The Oklahoma party primary on Super Tuesday not only has a ballot full of Republicans but also one in which President Barack Obama is challenged.
The Oklahoma Republican primary will award 43 delegates on a proportional basis.
A RealClearPolitics.com average of polls taken during the month of February indicated former U.S. Sen. Rick Santorum held a 20.5 percentage point lead over his nearest competitor, Mitt Romney whose 20.5 percent just squeaked by Newt Gingrich's 20 percent support. Ron Paul had 7.5 percent.
Observers say Oklahoma could be a competitive race up and down the ballot because it combines Santorum's strength in the Midwest with Gingrich's strength in the South, The Washington Post reported. It isn't a strong state for Romney, but he may be able squeeze through if Santorum and Gingrich split the conservative vote.
"Romney is just not aligned with the Republican primary electorate [in Oklahoma]," Chris Wilson, a Republican pollster based in Oklahoma, told CNN. "It's a conservative primary electorate and one in which they are looking for the most conservative candidate in the primary."
On the Democratic side of the primary, President Obama -- who hasn't been tested so far in the party primaries and caucuses -- faces Jim Rogers, Bob Ely, Darcy G. Richardson and Randall Terry, founder of Operation Rescue, a strong anti-abortion group, the Tulsa Beacon reported.
"Oklahoma is the perfect state to do this," Terry told the Tulsa World. "If I get double digits here, it will be a massive embarrassment to Obama."
When he announced a couple of weeks ago, Terry said he intended to use Oklahoma as a springboard to becoming a player in East Coast swing states.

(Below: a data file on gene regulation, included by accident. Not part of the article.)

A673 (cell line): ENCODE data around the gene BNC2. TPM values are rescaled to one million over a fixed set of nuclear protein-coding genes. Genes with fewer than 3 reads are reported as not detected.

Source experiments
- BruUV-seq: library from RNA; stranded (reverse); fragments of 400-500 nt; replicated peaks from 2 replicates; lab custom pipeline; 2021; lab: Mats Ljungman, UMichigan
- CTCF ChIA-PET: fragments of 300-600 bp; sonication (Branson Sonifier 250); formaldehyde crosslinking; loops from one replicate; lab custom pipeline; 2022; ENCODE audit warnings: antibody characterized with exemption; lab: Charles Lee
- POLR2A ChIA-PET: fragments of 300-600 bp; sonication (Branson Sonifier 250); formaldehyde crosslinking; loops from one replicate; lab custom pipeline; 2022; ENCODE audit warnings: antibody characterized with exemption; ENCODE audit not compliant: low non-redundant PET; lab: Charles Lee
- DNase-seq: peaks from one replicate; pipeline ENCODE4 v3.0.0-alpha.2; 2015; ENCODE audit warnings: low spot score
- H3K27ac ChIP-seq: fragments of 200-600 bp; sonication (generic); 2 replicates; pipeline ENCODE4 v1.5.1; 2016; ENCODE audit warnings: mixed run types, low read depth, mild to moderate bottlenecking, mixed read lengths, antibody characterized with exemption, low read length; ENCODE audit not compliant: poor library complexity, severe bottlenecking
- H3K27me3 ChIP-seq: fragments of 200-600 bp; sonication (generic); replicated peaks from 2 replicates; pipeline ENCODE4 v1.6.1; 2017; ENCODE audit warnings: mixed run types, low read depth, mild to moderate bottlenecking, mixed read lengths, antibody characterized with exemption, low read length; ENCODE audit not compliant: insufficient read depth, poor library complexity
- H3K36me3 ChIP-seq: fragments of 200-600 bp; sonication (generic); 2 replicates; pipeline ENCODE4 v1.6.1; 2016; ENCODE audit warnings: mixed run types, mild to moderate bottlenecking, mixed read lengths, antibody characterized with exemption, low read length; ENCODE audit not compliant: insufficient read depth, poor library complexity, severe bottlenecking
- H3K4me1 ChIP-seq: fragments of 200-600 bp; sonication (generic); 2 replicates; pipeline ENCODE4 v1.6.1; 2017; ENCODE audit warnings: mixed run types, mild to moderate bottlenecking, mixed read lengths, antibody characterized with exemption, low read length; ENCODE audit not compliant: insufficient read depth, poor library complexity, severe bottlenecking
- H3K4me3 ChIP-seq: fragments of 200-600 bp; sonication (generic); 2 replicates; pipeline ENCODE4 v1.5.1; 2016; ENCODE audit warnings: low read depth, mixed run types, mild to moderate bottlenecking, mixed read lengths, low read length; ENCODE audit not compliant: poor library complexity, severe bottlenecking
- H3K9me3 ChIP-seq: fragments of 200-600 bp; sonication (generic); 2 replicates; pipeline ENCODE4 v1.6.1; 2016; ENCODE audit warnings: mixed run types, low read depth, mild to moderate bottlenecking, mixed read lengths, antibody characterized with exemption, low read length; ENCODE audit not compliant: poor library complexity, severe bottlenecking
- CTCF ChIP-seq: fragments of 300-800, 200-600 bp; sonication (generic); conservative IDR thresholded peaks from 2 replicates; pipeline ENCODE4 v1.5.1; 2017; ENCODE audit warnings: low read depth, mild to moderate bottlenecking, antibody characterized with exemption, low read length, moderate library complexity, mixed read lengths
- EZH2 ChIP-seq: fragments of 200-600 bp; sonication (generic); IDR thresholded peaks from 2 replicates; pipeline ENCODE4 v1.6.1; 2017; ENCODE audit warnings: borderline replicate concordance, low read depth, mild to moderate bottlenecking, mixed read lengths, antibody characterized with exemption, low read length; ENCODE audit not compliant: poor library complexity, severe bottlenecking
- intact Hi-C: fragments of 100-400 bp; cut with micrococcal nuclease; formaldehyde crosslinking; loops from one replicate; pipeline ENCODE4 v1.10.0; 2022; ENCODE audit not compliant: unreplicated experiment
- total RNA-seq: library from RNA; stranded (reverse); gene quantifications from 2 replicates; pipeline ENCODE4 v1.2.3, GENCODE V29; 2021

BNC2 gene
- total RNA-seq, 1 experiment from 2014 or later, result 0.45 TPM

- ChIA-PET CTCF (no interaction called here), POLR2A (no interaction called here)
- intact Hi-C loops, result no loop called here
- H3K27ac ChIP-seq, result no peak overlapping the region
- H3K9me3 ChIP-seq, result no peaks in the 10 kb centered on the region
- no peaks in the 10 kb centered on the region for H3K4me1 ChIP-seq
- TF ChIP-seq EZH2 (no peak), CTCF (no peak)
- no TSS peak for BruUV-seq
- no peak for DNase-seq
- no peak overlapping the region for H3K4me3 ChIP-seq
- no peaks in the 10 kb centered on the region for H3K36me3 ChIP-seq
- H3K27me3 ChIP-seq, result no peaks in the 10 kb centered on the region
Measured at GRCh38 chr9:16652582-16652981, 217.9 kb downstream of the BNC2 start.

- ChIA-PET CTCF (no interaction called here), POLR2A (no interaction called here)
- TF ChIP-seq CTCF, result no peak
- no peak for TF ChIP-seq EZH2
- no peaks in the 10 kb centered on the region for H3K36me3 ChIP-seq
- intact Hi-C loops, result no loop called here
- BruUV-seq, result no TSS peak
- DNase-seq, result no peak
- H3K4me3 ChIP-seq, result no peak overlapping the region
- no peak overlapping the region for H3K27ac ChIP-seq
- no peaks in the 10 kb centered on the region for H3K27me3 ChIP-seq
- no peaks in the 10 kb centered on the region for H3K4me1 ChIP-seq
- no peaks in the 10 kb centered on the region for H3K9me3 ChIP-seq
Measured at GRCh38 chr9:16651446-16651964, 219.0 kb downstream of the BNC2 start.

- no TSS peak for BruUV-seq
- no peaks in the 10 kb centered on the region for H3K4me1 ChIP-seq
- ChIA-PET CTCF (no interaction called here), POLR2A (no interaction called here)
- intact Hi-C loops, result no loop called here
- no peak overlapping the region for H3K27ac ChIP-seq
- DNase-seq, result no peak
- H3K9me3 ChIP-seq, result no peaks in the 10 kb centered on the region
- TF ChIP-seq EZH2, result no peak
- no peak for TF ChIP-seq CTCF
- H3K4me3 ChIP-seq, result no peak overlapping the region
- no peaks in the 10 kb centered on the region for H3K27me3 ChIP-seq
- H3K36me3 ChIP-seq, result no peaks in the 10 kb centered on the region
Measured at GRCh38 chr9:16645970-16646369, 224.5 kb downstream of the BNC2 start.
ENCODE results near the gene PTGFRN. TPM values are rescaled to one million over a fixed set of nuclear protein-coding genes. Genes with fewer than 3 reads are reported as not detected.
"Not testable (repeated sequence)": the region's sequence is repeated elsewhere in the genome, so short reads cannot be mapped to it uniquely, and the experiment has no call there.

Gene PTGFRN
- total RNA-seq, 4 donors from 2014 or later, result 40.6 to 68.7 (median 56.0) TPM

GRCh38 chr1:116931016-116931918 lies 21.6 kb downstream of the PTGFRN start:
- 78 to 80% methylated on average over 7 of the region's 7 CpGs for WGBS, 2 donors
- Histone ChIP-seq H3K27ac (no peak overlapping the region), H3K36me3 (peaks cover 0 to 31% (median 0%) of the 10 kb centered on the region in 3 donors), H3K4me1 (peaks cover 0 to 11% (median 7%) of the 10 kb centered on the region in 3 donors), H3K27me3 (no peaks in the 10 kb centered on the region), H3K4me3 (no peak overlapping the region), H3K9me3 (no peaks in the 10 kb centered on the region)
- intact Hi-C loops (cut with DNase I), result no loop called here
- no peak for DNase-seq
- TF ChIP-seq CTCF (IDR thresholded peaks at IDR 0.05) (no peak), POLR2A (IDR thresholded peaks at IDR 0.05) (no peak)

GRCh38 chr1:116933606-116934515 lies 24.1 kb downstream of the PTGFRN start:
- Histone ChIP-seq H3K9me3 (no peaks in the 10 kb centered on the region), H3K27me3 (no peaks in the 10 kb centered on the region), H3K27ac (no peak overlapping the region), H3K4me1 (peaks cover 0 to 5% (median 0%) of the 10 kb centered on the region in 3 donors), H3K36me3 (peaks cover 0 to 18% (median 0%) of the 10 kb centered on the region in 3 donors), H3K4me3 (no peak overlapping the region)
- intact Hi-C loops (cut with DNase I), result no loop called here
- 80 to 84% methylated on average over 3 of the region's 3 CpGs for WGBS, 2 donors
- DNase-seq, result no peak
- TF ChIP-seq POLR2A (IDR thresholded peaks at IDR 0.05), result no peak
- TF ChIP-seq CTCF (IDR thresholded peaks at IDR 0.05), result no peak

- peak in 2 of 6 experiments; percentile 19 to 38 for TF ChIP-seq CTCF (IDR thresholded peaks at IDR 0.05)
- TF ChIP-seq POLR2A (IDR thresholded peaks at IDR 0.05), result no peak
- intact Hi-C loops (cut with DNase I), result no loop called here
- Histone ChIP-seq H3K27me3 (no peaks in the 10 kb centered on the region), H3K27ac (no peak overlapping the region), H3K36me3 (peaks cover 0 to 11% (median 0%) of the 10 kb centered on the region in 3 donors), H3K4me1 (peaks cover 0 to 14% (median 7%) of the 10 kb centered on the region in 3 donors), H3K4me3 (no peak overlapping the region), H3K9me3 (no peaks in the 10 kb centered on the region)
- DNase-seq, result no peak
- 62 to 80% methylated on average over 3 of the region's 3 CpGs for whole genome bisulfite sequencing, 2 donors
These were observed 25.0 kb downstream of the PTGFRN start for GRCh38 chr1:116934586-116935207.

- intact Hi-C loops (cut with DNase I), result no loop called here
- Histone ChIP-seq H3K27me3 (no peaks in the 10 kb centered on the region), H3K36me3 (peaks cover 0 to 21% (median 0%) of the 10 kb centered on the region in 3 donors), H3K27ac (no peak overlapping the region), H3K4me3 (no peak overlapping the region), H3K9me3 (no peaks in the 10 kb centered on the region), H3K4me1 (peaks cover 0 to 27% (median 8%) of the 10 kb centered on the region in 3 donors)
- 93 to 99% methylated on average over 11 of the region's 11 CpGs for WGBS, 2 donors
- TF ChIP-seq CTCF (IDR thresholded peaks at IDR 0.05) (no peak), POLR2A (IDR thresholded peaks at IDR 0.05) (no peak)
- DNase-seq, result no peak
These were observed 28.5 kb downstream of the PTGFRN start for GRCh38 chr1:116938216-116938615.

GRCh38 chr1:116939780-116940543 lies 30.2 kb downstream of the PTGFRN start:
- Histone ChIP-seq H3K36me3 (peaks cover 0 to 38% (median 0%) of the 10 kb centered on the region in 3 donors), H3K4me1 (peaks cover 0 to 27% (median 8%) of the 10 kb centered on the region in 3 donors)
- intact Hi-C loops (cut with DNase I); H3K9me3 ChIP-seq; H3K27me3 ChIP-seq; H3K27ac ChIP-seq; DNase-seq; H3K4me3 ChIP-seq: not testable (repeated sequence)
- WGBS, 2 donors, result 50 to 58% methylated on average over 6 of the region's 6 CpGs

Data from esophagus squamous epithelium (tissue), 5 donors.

Rogers, 76, of Midwest City is a testament that non- or anti-establishment candidates can do well in Oklahoma Democratic primaries. Rogers, who the World said mainly wore a sweatshirt emblazoned with his name, won the 2010 Democratic U.S. Senate primary with no money and minuscule campaigning and earned 40 percent in the 2008 Senate primary against a relatively well-funded opponent.
So what does this mean?
Because convention delegates are distributed proportionately, someone other than Obama "might be able to win a delegate," University of Oklahoma political scientist Keith Gaddie told the World. But it doesn't mean someone such as Terry, who has advertising money and a following, can expect to get very far.
"When these guys set out to do this, they never have as much momentum or make as much of an impact as they expect," Gaddie said.
And issue candidates such as Terry "have always been with us," Gaddie said. The problem, however, is that Terry is targeting voters who wouldn't vote for Obama anyway.
"The problem with [Terry] is that he's trying to capture anger that's already been captured," Gaddie said.